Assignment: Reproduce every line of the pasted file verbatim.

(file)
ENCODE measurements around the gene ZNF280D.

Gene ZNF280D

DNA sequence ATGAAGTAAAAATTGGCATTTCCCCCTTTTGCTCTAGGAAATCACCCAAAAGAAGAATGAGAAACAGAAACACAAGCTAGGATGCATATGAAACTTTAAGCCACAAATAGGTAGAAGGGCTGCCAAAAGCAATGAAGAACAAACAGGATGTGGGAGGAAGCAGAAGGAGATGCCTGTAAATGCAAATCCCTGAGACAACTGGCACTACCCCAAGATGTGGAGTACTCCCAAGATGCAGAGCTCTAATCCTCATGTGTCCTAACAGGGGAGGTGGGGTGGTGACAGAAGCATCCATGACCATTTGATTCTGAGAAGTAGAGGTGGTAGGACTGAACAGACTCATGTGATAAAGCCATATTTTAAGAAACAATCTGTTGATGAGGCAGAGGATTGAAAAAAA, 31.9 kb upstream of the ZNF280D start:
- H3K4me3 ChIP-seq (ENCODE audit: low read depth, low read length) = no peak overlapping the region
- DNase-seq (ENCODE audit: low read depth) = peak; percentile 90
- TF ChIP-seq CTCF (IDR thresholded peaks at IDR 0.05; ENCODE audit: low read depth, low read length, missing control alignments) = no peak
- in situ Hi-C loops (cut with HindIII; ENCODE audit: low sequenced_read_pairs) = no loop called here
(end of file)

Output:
ENCODE measurements around the gene ZNF280D.

Gene ZNF280D

DNA sequence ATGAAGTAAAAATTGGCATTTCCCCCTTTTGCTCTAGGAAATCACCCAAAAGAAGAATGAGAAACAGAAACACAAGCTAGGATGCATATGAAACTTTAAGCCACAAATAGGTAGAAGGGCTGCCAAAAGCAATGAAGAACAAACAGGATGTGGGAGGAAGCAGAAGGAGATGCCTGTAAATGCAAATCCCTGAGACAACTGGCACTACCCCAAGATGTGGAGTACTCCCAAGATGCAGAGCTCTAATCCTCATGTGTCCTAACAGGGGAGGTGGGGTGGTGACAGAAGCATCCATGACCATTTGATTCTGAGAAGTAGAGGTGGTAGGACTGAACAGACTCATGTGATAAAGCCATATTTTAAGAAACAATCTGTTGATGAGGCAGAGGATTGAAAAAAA, 31.9 kb upstream of the ZNF280D start:
- H3K4me3 ChIP-seq (ENCODE audit: low read depth, low read length) = no peak overlapping the region
- DNase-seq (ENCODE audit: low read depth) = peak; percentile 90
- TF ChIP-seq CTCF (IDR thresholded peaks at IDR 0.05; ENCODE audit: low read depth, low read length, missing control alignments) = no peak
- in situ Hi-C loops (cut with HindIII; ENCODE audit: low sequenced_read_pairs) = no loop called here